"Some places are like people: some shine and some don't."
I'm ashamed to admit that despite being a film buff I never got around watching The Shining. As a matter of fact the only Kubrick film I've seen is 2001 A Space Odyssey, which I thought was brilliant. I tried to watch A Clockwork Orange, but never managed to finish it. I'm not a huge Kubrick fan but I do need to watch his films. The Shining is one of those movies that I wish I would have seen years ago because it really hasn't aged too well and after seeing so many horror films I've realized how much they took from this film. That is why perhaps I felt the film to be very predictable, but there is no denying that this film influenced the horror genre during the last three decades and continues to do so. The film was adapted from Stephen King's novel, a writer which I'm not a huge fan of either (although I loved Misery). I guess that having watched The Amityville Horror before this, kind of ruined the suspense for me, but there is no denying that Jack Nicholson's performance was magnificent here during his psychotic transformation. That "Here's Johnny" scene is such a classic and it is proof that Kubrick knows his craft. He is a perfectionist and it comes through in his direction. The problem I had with this film is that the ghost story really didn't work for me and some of the scenes felt really cheesy. The imagery in this film however is technically brilliant and there is no denying why this film has become a classic.
Jack Torrance (Jack Nicholson) is a failed writer who is trying to find inspiration for his next novel. He is offered a job as the winter caretaker at an isolated hotel in Colorado and he realizes it would be the perfect place for his writing project. He decides to settle in the hotel along with his wife Wendy (Shelley Duvall) and his son Danny (Danny Lloyd) who has some sort of a psychic ability known as the shining. Before the employees of the hotel leave for the winter season they warn Jack to stay away from Room 237 where a terrible murder took place several decades ago. The first person to have terrible visions of the place is Danny, but soon the rest of the family realizes that they aren't the only ones in the hotel. The place begins to take its toll on Jack who slowly begins to go through some sort of transformation that puts the life of his wife and child at risk.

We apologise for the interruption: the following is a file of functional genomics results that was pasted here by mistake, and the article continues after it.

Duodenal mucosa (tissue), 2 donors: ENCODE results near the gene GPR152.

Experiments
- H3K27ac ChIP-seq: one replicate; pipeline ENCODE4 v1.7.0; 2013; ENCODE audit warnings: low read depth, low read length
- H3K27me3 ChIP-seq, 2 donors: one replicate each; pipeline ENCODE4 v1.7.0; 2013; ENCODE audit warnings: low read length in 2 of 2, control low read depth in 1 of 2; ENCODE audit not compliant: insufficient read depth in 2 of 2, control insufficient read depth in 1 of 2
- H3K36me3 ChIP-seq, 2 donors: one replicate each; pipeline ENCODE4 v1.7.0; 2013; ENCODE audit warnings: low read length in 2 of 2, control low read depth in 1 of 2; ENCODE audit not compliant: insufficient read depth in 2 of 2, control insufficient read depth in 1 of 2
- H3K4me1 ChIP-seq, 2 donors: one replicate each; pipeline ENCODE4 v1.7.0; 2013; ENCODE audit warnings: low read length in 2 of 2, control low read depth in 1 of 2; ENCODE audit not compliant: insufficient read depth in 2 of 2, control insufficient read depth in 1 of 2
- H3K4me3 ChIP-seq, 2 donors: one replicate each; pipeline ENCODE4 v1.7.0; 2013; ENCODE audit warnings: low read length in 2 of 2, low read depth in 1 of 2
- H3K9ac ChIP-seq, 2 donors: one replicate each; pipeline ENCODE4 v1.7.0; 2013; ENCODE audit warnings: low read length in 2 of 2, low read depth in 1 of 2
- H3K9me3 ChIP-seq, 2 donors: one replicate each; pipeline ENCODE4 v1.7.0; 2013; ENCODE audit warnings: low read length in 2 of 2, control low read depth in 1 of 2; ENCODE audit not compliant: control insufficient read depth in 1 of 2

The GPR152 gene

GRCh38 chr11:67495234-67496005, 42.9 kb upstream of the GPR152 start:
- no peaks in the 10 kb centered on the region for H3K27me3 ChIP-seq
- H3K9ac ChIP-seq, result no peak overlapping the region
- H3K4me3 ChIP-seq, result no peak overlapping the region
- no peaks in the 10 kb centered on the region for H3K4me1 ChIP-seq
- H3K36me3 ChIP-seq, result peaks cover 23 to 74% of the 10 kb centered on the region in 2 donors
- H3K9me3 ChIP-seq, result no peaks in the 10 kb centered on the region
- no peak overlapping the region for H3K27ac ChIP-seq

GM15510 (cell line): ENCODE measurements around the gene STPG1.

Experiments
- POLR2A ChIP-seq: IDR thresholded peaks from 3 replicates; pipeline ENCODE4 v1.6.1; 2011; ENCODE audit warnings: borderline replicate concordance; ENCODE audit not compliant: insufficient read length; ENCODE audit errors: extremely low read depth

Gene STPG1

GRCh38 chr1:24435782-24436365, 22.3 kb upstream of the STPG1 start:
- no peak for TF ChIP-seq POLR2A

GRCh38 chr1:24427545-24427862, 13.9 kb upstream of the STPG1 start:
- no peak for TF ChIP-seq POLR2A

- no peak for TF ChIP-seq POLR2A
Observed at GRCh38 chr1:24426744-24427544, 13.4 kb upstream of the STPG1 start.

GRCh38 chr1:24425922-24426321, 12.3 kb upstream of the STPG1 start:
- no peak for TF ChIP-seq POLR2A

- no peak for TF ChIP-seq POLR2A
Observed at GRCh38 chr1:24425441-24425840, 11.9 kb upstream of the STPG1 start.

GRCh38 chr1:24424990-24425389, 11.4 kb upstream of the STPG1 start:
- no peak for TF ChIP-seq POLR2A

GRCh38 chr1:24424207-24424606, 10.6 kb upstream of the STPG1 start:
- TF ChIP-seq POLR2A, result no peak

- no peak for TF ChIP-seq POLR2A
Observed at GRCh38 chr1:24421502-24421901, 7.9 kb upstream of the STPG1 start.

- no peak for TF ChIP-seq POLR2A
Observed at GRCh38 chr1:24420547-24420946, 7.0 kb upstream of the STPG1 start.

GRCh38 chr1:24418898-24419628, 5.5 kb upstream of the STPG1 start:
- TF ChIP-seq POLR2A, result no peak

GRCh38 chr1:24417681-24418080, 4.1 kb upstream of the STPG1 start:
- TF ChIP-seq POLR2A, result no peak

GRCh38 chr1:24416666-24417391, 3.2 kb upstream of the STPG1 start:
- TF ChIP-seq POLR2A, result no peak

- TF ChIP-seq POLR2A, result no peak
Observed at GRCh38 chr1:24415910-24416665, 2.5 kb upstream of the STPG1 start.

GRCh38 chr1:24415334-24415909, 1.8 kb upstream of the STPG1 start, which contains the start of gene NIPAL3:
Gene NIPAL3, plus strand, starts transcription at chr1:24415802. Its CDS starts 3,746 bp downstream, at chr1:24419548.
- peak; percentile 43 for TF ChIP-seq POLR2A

The Shining sets a perfect background for a horror story and Kubrick takes advantage of the screenplay and gives us some spectacular visuals. The symmetry of the images, the inclusion of the color red in most of the scenes, the impressive and claustrophobic maze and hotel corridors set the tone and mood of the film. My main issue had to do with the ghost story and the entire "shining" thing with Danny. Narratively speaking the film has many flaws, but technically it is very well crafted. The only performance I enjoyed here was Jack Nicholson's, but the rest of the cast wasn't really up to par with the movie. I do have to admit that the soundtrack was thrilling. If you leave out the entire ghost thing and realize this really has to do with how isolation can often turn into madness you will appreciate Kubrick's work even more. However, as a horror film this really never managed to scare me or make me feel uneasy so it doesn't really succeed in that level.